If you're fed up with paying to protect your computer, can you imagine if you're faced with the possibility of paying a ransom for your IoT devices or throwing them away?

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Preparing for Recovery

Prevention isn't easy and the only reliable recovery is to wipe your hard drive and recover files via a RECENT secure offline backup (cloud-based storage and always-connected backup devices can be infected if your computer is compromised).

The main thing is to avoid any risky behaviour and to prepare as best you can to recover.

  1. Use a reputable security software.
  2. Use an Anti-Ransomware software.
  3. Backup your data.
  4. Exercise good judgment.
  5. Implement employee education programs (Business).
  6. Only use secure networks.
  7. ZoneAlarm
As a way to deal with ransomware attacks specifically, organizations need to back up data regularly to a nonconnected environment and verify the integrity of those backups regularly…. [A]n effective privileged access management solution using a zero trust approach is key to preventing bad actors from accessing critical systems, infrastructure and sensitive data. — TechRepublic

Here's some keys to preparing your computer(s) and data for recovery:

  • Ensure that your computer(s) are fully patched as quickly as possible to avoid infection where possible.
  • Use secure passwords and change the default passwords for equipment like your router.
  • Create and maintain a regular complete backup of your critical data files (irreplaceable documents, photos, media downloads, etc.).
  • Use a USB-based hard drive not permanently connected to the computer, storing that drive in a secure location when not backing up or restoring files.
  • Regularly backup current (in-use) files on a thumb drive (removing the drive from the computer when backups aren't in process).
  • Be wary of clicking on attachments in emails without scanning them first.
  • If you have any doubts about whether an email is legitimate, don't click on any links, especially if the email is unexpected (e.g. a “notice” from FedEx). Report it to your IT department or resource (or delete it on your own computer)
  • Avoid downloading or watching videos on unknown pages. Facebook is famous for obscuring the destination of links on their site and for fake news links. Don't go there.
  • Ensure that you don't allow people to use your computer unsupervised and particularly don't allow them to download and install software. This is especially true for your children.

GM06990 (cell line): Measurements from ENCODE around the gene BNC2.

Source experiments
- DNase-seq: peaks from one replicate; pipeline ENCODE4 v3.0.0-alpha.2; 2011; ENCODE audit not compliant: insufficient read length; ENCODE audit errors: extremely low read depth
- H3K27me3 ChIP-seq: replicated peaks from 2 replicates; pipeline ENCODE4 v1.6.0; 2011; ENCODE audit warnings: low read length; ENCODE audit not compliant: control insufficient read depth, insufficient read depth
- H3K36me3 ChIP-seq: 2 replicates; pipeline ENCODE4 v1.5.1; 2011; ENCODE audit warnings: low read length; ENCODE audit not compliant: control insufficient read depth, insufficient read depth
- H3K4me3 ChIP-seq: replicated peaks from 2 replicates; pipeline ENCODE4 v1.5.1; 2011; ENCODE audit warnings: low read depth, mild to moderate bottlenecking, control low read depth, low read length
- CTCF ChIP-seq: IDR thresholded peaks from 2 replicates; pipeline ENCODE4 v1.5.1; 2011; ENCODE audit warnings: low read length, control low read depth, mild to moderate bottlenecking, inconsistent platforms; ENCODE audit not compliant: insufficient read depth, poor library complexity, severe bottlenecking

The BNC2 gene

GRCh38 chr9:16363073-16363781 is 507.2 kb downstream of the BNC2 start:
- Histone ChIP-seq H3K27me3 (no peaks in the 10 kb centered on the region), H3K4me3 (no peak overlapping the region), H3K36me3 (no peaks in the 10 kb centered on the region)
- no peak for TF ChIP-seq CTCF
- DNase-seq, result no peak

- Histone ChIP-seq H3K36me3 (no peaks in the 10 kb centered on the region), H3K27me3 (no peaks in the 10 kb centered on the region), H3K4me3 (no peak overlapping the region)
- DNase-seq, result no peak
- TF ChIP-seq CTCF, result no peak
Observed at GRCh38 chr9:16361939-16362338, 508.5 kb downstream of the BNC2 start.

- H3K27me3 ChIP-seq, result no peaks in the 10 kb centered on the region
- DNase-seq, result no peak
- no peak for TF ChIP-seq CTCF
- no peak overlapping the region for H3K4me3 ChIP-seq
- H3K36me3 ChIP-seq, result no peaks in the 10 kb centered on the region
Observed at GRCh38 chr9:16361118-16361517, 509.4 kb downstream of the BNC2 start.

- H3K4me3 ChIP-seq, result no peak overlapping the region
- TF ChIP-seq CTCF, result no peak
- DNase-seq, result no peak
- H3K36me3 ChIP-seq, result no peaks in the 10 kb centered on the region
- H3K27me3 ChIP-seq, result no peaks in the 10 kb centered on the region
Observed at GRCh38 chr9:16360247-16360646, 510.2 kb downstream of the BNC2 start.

• If you must have a "guest" computer, keep it unconnected from your network and don't provide Administrator privileges to the account they're using.

You should also increase your security budget and train your employees on how to spot and avoid risky behaviour. The cost is far less than a successful ransomware attack.

Winning the War on Ransomware

See Trustwave's Winning the War on Ransomware infographic (below).

Winning the war on ransomware infographic from Trustwave -- click for larger image.

Ransomware Resources

 

Ransomware History

CryptoLocker Started it All

CryptoLocker, released in 2013, demanded a significant ransom fee in BitCoins payable within 72 hours or the encryption key (the file needed for recovery) is destroyed.

CryptoLocker spread through ad networks but ransomware can be spread via email or TOR networks.

New Variations

While the botnets distributing CryptoLocker have been stopped, it has since morphed into new variations such as CryptoWall, CoinVault, TorrentLocker and Cerber which don't respond to CryptoLocker solutions.

Bad Rabbit

Bad Rabbit appears to be moving ransomware into the low-rent district. Access to a Windows XP machine can be purchased for $3; a Windows 10 machine for $9. The initial 0.05 bitcoin ransom (approximately US$285) has a deadline after which the price goes up. The hacker regains over 30 times his investment on the first sale. Where's the incentive to go legit?

Locky Ransomware

The Locky Ransomware is a rapidly evolving ransomware that was initially distributed via infected emails with infected .doc “invoices” attached that included macros that initiated the download of the ransomware and encrypted your files but has also used fake updates for Adobe Flash to spread its payload.

Ransomware has evolved over time.

Computers are infected automatically, with viruses that spread over the internet.

 

Payment is no more difficult than buying something online -- and payable in untraceable bitcoin -- with some ransomware makers offering tech support to those unsure of how to buy or transfer bitcoin.

 

Customer service is important; people need to know they'll get their files back once they pay.
Bruce Schneier

IBM revealed that 70% of businesses infected with ransomware have paid the ransom. Individuals are much less likely to do so (they abandoned their lost data) except for financial data.

The WannaCry ransomware was patched by Microsoft in advance of the attack (even for XP) yet there were disasters. In Europe one infection was released that looked like an update to a popular accounting software.

Many organizations can take a long time testing to ensure that a patch won't create issues in their networks, yet this sort of infection is evolving so quickly there is no longer that luxury.

Any weakness in the network or the equipment attached can be exploited.

People will often not account for the fact that attackers attempt to get in through the most vulnerable parts of their organisation, leaving them with a network composed of 99.9 percent super-hardened endpoints and one box running Windows XP. — SC Media

Vulnerable software (especially on legacy Windows computers or vulnerable personal devices) can be the pathway in which other computers on your network are infected.

Digital CoronaVirus

The Digital CoronaVirus sends out emails promising relief from the pandemic from the U.S. Federal Reserve or similar institutions. Instead the user installs both ransomware and Infostealer, a program that grabs passwords from browsers, installed games (e.g. Steam), communication software (e.g. Skype), FTP and VPN credentials.

Like most ransomware, the threat attempts to delete local backups and shadow files before encrypting the users data.

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Updated: September 4, 2021